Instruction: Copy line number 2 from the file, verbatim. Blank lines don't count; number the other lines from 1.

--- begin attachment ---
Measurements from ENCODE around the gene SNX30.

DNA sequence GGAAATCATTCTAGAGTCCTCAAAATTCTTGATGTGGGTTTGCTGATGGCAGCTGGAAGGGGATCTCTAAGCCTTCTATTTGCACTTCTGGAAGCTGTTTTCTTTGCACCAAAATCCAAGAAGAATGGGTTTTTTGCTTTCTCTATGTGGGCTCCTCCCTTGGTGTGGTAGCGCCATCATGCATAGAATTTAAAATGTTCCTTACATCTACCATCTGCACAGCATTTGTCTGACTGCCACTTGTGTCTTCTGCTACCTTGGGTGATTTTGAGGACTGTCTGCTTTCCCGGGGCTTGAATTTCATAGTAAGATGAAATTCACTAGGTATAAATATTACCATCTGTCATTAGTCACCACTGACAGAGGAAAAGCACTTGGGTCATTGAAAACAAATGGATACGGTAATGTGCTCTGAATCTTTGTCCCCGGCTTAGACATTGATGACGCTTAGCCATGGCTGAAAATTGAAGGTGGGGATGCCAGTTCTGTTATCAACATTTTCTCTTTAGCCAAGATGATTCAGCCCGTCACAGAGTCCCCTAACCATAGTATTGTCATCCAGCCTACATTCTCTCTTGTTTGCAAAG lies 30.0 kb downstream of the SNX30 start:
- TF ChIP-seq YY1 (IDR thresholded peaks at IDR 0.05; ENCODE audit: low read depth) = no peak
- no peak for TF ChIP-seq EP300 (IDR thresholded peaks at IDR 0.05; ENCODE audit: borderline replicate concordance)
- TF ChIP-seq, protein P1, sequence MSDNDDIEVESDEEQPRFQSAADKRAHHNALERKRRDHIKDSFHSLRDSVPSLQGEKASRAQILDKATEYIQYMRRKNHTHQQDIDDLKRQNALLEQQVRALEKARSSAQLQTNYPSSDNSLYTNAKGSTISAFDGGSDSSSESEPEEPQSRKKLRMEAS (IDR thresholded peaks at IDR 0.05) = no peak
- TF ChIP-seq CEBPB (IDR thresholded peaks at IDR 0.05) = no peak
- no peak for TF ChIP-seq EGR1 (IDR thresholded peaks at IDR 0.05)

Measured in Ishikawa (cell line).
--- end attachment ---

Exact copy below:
DNA sequence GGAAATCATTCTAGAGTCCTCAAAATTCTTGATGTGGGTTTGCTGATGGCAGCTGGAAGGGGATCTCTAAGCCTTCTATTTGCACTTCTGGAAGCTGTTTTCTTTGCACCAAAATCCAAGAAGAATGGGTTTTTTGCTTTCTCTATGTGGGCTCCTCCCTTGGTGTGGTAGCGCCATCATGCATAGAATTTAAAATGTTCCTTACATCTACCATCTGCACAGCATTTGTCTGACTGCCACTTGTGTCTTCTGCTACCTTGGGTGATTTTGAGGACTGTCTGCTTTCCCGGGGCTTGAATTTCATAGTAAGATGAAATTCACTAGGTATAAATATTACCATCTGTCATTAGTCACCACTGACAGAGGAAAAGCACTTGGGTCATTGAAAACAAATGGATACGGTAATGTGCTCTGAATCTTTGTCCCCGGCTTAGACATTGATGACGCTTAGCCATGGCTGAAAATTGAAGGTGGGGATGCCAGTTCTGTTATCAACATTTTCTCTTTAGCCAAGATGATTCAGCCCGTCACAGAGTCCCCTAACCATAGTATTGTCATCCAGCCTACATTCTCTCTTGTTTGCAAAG lies 30.0 kb downstream of the SNX30 start: